Dr.Karol, MD

The doctor with alternative solutions

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Spiritual Beings: Cardiac Arrest and Conscious Awareness

Last week I wrote on the importance of Cardio Pulmonary Resuscitation or CPR. But what I really wanted to write about is the latest research in the UK on people that underwent clinical death for a few minutes in a hospital setting. Here is the link to an article about that that research:


The study looked at 2060 individuals who underwent cardiac arrest in 15 hospitals. 330 of them survived. Out of this number, 40% reported some kind of conscious awareness during the time when their heart was not working. This took about 3 minutes on average. 13% of the 330 survivors reported an out-of-body experience during cardiac arrest. It’s pretty amazing stuff.

A Closer Look
Our consciousness usually shuts down after about 30 seconds of not supplying blood to the brain. This can be due to a cardiac arrest or putting pressure on the neck arteries (like a chokehold). Losing consciousness can also happen due to fainting or a severe blow to the head. Basically, we go totally blank. We are not aware of anything during this time and when we come back the entire period when we were “out” is like a black hole.

In the case of the cardiac arrest patients, it was different. Some 40% experienced awareness during the entire 3 minutes when they were “out”. We know that the brain is not dead during this time. It takes about 5 minutes of a complete lack of blood flow to the brain for the brain to permanently damaged and about 10 minutes to be proclaimed “clinically” dead. But before the 5 minutes are up, even if a person comes back, there should not have been any awareness. Memory during this time should have been completely blank, like when we lose consciousness as described previously.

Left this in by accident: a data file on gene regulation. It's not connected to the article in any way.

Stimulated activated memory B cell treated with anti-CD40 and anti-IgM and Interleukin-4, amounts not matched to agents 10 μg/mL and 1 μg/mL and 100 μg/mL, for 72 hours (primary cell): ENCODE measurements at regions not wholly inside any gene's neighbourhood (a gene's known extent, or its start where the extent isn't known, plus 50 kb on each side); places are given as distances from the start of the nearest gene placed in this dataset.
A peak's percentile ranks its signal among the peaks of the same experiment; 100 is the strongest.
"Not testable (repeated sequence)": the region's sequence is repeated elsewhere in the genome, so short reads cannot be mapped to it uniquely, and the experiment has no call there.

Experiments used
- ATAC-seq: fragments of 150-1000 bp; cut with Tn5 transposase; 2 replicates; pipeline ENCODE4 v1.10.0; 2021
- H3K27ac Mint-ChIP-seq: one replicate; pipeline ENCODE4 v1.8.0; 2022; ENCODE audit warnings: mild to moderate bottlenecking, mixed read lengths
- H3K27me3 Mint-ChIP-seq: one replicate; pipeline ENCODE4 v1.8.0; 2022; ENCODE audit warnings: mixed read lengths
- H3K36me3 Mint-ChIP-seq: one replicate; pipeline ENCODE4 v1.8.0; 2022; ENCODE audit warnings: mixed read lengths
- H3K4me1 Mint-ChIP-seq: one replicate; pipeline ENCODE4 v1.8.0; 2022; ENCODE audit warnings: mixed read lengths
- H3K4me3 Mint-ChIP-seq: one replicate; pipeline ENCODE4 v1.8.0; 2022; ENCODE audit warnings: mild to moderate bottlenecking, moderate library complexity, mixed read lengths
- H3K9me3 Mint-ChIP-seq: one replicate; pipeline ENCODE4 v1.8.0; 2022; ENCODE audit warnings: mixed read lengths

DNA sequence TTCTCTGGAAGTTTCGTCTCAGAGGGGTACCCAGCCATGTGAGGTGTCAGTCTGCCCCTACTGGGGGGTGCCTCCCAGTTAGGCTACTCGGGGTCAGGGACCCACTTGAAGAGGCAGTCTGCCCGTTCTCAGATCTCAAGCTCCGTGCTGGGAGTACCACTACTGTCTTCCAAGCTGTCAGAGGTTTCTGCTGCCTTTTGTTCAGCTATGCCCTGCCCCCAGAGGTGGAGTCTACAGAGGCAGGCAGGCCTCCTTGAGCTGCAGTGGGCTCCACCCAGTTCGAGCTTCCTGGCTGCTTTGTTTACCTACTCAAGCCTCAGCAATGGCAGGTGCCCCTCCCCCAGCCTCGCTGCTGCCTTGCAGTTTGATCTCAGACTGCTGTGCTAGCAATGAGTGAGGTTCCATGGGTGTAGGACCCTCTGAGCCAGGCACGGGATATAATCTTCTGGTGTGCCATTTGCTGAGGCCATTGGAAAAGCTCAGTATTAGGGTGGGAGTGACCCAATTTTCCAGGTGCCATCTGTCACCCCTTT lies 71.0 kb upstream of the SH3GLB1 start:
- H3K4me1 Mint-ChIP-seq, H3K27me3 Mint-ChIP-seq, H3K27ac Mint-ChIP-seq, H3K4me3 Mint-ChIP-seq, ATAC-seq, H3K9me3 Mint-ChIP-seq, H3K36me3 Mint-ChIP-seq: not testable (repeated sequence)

We also know how long the patients in the study reported awareness during cardiac arrest. One person reported hearing two beeps of a machine in a resuscitation room. The beeps occur every 3 minutes, so this gives some indication of how long this individual was clinically dead before coming back and how long he was aware of his surroundings (at least from the perspective of hearing the machine beeps). Other people reported similarities in what they experienced: time slowing down or speeding up, the person being dragged through water, a very calm sensation, or a bright peaceful light.

The Sedative Effect

Another argument is that only 40% of patients reported awareness during cardiac arrest after they came back because of sedative drugs during the time when they were “clinically” dead (sedative drugs erase memory) or because they were “clinically” dead for so long that after they came back they already had brain damage (i.e., they were under for more than 5 minutes). Brain damage, in this case, would have erased any memory of conscious awareness when they were out. This may explain why only 40% reported awareness and not a larger number.

Another thing to consider is that the reporters of the study said that this study gives evidence of what is perhaps “a small amount of life after death”. We have to remember that these individuals came back after resuscitation. There is no way of knowing if their awareness during “clinical” death extends beyond the 3 minutes when they were out (because they came back) or even beyond 5 minutes when they were out (because in this case even if they come back they already have brain damage so they could not remember the awareness they experienced when they were “clinically dead”).

The Bottom Line